Hypoparathyroidism Linked to Reduced Health-related Quality of Life

Yedida Y Bogachkov PhD avatar

by Yedida Y Bogachkov PhD |

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Patients with hypoparathyroidism experience reduced health-related quality of life, as compared to those without the disease, regardless of blood calcium levels, according to a new study.

The authors of the study suggest that some of these health-related quality of life issues may be amended with the use of PTH analogs — a replacement for the parathyroid hormone (PTH) that is decreased in patients with hypoparathyroidism — particularly in patients with low blood calcium levels.

The study, “Low health-related quality of life in hypoparathyroidism and need for PTH-analogue,” was published in the journal Endocrine Connections.

Hypoparathyroidism is a disorder characterized by insufficient levels of PTH, which leads to low levels of calcium and high levels of phosphate in the bloodstream. These imbalances can lead to calcifications in the body, namely in the kidneys, parts of the brain, and the lenses of the eyes.

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Additionally, patients with hypoparathyroidism may experience physical and cognitive symptoms leading to a decrease in their health-related quality of life (HRQoL).

To shed more light on this matter, researchers in Sweden investigated the prevalence of hypoparathyroidism, and the HRQoL and mortality rates of those diagnosed with the disease.

Researchers hypothesized “that patients with HypoPT [hypoparathyroidism] have impaired HRQoL, higher morbidity and mortality, compared to the general population.”

The study involved 203 patients with hypoparathyroidism followed at the Sahlgrenska University Hospital in Gothenburg between 2007 and 2020, and compared them to 414 healthy individuals from the same region (control group).

The calculated prevalence of hypoparathyroidism was about 20.5 cases per 100,000 people across all causes, including post-surgical causes and genetic mutations. Most patients (80%) were women, with a median age of 58 years.

The main cause of the disorder in the group analyzed was neck surgery (80%, in 163 out of 203 patients), and 77% of the surgeries performed were for benign reasons, such as Grave’s disease (an immune disorder resulting in an overproduction of thyroid hormones) and non-toxic goiters (growths of the thyroid).

Nearly three-quarters (74%) of the patients required daily calcium and active vitamin D supplementation (an important vitamin for calcium absorption) to maintain calcium balance within the body and avoid issues associated with low calcium levels.

The 163 patients with hypoparathyroidism caused by surgery were older, tended to use higher doses of daily calcium supplementation, and used levothyroxine — a prescription for hypothyroidism (low thyroid hormone) — than those with hypoparathyroidism caused by other factors.

There were no other significant differences seen between those with post-operative hypoparathyroidism and those with the condition associated with other causes.

When comparing those with hypoparathyroidism to healthy individuals, the researchers found that creatinine (a byproduct of various cellular processes) and free T4 (thyroid hormone) were present in higher levels in those with hypoparathyroidism, while blood pressure was lower.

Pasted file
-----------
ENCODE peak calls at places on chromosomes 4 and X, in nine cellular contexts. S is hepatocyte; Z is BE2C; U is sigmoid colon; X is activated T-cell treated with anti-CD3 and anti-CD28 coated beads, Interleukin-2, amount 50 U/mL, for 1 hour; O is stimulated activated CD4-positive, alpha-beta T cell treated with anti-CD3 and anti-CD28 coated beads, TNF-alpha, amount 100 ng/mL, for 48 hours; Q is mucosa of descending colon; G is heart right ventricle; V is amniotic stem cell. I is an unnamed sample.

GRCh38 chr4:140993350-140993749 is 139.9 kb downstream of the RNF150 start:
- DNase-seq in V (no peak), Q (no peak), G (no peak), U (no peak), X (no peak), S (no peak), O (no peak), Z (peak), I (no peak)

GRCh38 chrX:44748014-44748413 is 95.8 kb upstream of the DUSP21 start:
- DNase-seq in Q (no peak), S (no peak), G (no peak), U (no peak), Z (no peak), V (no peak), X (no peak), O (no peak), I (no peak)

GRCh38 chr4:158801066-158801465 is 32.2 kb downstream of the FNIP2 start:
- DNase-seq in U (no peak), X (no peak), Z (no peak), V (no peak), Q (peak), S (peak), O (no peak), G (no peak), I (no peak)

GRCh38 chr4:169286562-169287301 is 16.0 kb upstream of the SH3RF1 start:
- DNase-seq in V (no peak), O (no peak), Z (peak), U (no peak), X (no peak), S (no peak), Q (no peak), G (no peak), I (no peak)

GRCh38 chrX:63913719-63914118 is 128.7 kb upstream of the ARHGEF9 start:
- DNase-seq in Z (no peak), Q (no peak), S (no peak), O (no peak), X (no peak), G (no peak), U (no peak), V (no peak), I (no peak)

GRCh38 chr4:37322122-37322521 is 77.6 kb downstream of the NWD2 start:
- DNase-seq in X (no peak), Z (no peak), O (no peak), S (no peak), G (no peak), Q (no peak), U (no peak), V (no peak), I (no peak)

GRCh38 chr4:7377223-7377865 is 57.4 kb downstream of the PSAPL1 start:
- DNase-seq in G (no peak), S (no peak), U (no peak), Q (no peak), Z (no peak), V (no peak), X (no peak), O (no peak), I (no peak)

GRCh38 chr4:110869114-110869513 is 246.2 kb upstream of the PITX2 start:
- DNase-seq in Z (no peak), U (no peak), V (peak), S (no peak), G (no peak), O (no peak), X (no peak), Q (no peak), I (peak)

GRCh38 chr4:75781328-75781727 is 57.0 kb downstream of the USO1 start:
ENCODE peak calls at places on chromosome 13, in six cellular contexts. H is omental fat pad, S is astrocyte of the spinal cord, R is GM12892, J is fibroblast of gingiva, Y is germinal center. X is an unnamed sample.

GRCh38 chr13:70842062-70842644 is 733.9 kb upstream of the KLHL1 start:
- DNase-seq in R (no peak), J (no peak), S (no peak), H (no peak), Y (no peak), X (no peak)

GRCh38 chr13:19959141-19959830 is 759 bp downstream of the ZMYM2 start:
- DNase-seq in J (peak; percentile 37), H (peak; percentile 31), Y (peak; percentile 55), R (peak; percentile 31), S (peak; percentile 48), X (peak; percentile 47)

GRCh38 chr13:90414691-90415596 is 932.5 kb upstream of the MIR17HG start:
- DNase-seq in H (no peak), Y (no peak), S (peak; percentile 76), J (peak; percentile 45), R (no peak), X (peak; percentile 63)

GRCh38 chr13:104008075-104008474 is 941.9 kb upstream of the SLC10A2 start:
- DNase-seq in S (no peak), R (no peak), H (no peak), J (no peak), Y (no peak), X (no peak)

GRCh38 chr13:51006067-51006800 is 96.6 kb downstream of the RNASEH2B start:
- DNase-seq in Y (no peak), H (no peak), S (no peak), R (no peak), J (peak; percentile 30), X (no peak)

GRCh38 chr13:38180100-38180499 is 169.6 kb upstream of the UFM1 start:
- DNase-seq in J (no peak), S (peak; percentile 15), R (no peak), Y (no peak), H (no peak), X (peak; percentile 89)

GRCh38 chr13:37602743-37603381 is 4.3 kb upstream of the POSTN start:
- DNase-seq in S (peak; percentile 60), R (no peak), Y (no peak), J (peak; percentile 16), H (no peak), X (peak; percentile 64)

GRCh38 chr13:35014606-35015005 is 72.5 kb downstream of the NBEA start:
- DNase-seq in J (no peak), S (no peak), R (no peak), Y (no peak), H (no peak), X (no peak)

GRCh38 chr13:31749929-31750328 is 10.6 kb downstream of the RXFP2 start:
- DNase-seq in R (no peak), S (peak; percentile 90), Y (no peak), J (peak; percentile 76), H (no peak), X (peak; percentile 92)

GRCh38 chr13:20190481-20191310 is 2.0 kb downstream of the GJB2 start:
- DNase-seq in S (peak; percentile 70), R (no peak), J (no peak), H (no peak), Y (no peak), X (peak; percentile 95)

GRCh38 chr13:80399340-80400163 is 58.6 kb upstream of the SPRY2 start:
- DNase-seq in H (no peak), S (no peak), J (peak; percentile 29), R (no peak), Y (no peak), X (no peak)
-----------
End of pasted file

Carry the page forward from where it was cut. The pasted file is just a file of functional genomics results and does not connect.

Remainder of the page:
Total calcium, thyroid stimulating hormone (TSH), and PTH were also lower in those with hypoparathyroidism.

Additionally, the total number of medications used was higher in those with hypoparathyroidism — six per patient versus two in the control group — including calcium and vitamin D supplements. Furthermore, there was a slight increase in kidney dysfunction in patients with hypoparathyroidism.

In turn, there were fewer fractures and no increase in mortality over the 2007–2020 time period in patients with hypoparathyroidism, as compared to the general population.

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The participants’ health-related quality of life was then assessed using the SF-36 and the EQ5D-VAS, which are different self-reported assessments of patient health and quality of life.

Those with hypoparathyroidism reported lower HRQoL as compared to the general population based on both the physical component of the assessments (40.0 versus 51.2 in the general population) and the mental component (43.1 versus 56.1), regardless of the disease cause.

When patients were categorized based on calcium levels and HRQoL, 71% had impaired health-related quality of life independent of their calcium levels, and 48% had decreased HRQoL despite having the recommended calcium levels.

Only 22% of the patients with recommended calcium levels scored above the high well-being threshold using the EQ5D-VAS (a score greater than 80).

Meanwhile, low calcium levels and a high sense of well-being were present in 7% of the patients, and low calcium levels and a low sense of well-being were present in 23%.

The team suggested that those with low calcium levels and a low sense of well-being were the most likely candidates to benefit from treatment with PTH analogs. Similar assessments, combining calcium levels and sense of well-being, have been used in previous studies to estimate the need for PTH analogs.

Overall, “HRQoL was markedly lower in patients with HypoPT than in controls and independent of serum calcium levels,” the researchers wrote, adding that “HRQoL, together with laboratory findings, seems to be an important variable to take into consideration when the treatment approach is to be decided.”

PTH analogs “could be considered at least among patients with both low HRQoL and low calcium levels,” the researchers wrote.